Okay, let’s get to the food.  There are five or six “turo-turo” restaurants in the immediate area.  Pinoy Pinay is actually my favorite of the bunch.  I believe they offer the best balance of taste and value.  D.J. Bibingkahan has the biggest selection, but I think some of their food is a bit funky and they tend to skimp on portions.  But a sign for their $3.50 breakfast special (with free coffee) pulled me in.  The Fun Wife wasn’t in the mood for a hearty Filipino breakfast, so I dropped her off to do some shopping and had a breakfast date with The Fun Son #1.

The breakfast special includes your choice of garlic fried or steamed rice, two fried eggs and an entree.  We both ordered garlic fried rice, one plate of with Longanisa, the other with Pork Tocino.  Longanisa is a sweet and super garlicky pork sausage that is not for the faint of heart.  First, it has a high fat content, so it could stop your heart.  Second, you’ll be burping up garlic all stinkin’ day!  Make sure you’ll be around people who love you for you.  D.J.’s Longanisa is really good, but I would prefer better charring/searing on the outside for extra depth of flavor.  Tocino is cured pork shoulder meat, that is even sweeter than Longanisa, but with a very different flavor profile because of the curing process.  Think of it as an exotic combination of bacon and ham, minus the smoke.  Once again, very good, but I think most people would be put off by the amount of fat and gristle in the pork slices.  Their garlic fried rice is right on!  Many Filipino restaurants aren’t bold enough with garlic.  D.J.’s is just about the best I’ve had not made at home.  Nice amounts of caramelized garlic with bits of scrambled egg.  The fried eggs are terribly over-cooked, the yolks pretty much taking on the texture of hard boiled eggs.  But they’re fine when considering the great deal you’re getting.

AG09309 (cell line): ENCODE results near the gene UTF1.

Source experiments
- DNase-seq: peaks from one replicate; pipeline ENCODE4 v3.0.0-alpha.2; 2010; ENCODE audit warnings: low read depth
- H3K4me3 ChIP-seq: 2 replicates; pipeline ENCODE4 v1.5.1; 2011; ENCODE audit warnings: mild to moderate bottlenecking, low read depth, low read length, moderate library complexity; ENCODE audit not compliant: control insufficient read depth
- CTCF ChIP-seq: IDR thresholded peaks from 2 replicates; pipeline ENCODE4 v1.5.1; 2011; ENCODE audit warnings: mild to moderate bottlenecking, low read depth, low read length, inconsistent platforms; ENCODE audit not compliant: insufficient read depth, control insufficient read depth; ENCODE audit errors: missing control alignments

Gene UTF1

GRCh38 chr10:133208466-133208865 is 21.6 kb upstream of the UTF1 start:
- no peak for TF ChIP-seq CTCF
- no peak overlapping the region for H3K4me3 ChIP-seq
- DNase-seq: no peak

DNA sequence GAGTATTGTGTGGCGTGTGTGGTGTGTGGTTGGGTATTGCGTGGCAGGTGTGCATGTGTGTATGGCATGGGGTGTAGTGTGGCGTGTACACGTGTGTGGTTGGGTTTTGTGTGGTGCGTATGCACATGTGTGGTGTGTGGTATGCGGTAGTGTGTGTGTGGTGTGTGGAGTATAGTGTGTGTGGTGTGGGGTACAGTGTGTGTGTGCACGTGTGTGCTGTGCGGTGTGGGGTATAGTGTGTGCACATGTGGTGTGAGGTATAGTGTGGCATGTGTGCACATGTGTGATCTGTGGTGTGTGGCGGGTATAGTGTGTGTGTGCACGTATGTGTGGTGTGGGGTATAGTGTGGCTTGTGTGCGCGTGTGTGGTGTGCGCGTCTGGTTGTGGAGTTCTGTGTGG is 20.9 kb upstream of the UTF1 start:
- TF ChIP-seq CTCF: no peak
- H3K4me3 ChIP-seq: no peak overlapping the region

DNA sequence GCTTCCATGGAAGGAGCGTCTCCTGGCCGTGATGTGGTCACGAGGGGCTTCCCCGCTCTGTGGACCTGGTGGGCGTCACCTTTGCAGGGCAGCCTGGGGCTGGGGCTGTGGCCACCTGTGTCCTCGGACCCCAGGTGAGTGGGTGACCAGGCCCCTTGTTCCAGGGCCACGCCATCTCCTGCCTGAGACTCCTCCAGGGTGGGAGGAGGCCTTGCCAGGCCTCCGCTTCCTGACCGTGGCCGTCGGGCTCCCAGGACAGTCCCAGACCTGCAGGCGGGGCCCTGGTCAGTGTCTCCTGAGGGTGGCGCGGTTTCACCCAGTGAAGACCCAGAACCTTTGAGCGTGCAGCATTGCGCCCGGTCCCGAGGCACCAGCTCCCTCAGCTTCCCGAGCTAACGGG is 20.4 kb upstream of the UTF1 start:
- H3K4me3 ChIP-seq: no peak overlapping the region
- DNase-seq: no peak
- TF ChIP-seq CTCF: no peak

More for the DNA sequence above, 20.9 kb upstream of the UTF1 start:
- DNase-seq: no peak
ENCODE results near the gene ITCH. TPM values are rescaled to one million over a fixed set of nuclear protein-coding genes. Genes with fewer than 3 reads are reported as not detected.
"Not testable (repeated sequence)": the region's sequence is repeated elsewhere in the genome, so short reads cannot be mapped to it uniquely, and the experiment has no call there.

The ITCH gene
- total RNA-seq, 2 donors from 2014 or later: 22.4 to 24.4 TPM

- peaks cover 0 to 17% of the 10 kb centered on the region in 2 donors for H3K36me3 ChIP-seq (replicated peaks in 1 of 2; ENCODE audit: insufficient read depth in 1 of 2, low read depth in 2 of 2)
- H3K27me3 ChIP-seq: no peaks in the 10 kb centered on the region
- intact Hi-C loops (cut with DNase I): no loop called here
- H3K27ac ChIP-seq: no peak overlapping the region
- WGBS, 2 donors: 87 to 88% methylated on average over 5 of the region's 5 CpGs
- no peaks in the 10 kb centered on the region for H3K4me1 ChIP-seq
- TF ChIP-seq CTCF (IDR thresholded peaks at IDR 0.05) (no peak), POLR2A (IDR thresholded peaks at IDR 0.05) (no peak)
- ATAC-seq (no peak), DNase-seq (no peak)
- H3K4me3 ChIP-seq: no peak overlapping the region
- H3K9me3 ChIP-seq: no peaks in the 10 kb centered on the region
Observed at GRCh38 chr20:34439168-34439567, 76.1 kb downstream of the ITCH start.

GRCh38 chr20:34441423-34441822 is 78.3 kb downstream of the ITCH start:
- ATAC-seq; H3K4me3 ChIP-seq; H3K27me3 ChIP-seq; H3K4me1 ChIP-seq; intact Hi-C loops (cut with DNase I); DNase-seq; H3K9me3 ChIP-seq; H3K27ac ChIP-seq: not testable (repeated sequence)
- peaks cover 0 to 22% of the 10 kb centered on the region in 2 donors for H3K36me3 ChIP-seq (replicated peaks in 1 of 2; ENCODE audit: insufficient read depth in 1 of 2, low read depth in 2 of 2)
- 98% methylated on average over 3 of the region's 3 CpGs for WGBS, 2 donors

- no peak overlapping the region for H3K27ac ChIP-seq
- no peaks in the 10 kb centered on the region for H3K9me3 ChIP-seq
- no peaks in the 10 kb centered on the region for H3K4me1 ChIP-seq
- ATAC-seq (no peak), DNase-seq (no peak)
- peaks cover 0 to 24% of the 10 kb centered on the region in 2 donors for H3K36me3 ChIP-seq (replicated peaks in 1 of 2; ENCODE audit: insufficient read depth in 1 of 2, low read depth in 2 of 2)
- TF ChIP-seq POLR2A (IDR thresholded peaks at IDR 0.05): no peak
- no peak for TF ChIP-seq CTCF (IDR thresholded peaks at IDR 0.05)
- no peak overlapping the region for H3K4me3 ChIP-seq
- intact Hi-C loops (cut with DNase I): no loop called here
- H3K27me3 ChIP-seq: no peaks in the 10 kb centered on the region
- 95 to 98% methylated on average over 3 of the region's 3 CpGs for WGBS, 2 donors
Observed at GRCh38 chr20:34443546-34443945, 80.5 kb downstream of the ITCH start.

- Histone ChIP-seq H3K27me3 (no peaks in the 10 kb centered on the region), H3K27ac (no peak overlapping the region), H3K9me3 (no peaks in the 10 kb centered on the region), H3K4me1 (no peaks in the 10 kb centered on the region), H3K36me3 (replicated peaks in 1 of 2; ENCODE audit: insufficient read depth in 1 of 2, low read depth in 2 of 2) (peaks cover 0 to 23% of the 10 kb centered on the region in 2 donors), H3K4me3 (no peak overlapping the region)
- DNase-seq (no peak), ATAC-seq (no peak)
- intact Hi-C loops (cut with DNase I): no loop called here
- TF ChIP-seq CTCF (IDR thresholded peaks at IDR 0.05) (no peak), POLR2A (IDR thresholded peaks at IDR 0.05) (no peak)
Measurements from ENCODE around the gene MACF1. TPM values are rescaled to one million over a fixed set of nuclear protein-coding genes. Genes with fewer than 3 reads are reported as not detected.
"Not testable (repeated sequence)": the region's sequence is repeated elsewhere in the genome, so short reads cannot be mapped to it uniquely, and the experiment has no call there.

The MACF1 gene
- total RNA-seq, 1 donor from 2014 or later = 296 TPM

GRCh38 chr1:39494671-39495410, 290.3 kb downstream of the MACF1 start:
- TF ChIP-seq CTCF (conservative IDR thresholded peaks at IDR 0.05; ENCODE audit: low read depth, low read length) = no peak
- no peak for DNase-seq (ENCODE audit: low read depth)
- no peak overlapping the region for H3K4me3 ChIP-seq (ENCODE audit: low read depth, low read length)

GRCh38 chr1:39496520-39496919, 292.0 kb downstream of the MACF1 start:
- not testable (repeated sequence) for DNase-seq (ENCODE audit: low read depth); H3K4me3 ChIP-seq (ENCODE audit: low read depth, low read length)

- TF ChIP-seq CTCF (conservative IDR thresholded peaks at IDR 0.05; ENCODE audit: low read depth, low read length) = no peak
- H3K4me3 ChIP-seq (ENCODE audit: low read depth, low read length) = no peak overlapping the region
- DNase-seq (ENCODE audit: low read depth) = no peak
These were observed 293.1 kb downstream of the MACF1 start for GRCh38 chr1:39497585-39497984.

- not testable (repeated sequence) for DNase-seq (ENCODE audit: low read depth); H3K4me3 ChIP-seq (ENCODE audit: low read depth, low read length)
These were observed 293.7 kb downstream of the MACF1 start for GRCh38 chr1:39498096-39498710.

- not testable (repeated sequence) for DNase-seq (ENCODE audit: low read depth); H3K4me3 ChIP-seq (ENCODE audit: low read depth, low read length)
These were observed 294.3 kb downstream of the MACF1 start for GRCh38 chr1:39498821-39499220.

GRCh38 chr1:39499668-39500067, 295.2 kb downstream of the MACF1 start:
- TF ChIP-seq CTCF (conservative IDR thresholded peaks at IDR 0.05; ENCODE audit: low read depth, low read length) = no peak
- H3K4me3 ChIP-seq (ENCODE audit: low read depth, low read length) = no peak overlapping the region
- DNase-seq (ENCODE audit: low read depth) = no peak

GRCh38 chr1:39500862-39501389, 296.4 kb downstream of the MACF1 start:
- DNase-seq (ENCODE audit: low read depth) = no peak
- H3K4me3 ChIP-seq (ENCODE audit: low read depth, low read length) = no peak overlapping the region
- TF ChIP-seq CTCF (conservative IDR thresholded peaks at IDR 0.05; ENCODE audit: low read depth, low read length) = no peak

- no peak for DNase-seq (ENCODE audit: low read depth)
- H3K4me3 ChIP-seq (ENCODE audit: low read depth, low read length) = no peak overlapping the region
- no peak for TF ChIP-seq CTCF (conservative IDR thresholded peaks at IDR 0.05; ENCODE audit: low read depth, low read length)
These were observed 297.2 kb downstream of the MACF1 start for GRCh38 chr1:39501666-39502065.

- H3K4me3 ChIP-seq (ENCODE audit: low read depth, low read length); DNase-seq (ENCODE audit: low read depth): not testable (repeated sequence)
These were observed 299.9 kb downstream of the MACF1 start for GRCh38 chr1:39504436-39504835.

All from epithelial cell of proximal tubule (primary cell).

Longanisa Plate.

Pork Tocino Plate.

D J Bibingkahan on Urbanspoon

Fab Hot Dogs

May 14, 2010 3 comments

From left to right: The Chicago Dog, Firecracker Polish Sausage, The Hillbilly Hot Dog.

Fab Hot Dogs is truly fabulous!  Variety, creativity and freshness are the keys to Fab’s success.  Along with a little help from Food Network’s Guy Fieri.  A feature on “Triple D” has pretty much overwhelmed the tiny restaurant that had seating for maybe 10 people.  Details on their move to a bigger location are on their website.  But now with a review from The Fun Foodie, they might have to consider taking over the Staples Center.  Okay, maybe not.  

Anywizzle, before stumbling upon Fab Hot Dogs on Yelp, the legendary L.A. institution that is Pink’s Hot Dogs was my easy favorite.   Pink’s dog has a unique “snap” that is unforgettable, along with a rich and savory chili that just completes the whole experience.  But Fab is even better.  Their wonderful wieners have that great snap, but you can also get them steamed, grilled or — get this — deep fried.  Aw, yeah, baby, they’re even better than they sound!  

Known as “The Ripper”, the deep fried dog gets slightly charred and pleasantly crisp on the outside, and just explodes with flavor and juicy-ness in your mouth!  My first visit there, I tried “The Bald Eagle” which is as majestic as its name.  It features a ripper topped with Fab’s own mustard relish, which is a tangy mixture of mustard, pickles, onions, cabbage and magic (seriously, that’s got to be the secret to making it so good).  My most recent visit is pictured up top.  The Fun Wife (who doesn’t like hot dogs, mind you) has fallen in love with the Chicago Dog, which is authentically adorned with neon relish, sport peppers, onions, tomato, mustard, a pickle spear and celery salt.  It’s just a big ol’ party in a soft poppy seed bun, yet another nod to the windy city.  I added grilled onions and peppers to the Firecracker Polish Sausage, which was really tasty, and really spicy.  You really need to be a fan of fiery foods to enjoy that.  I ordered the Hillbilly Hot Dog (with a ripper) pretty much because I liked the name.  The odd combination of their excellent homemade chili with cole slaw and jalapenos somehow works.  It was awesome!  Or maybe it’s all about the ripper.  You could probably top the ripper with wheat bran and flax seeds and it would be good.  Not to mention cleansing.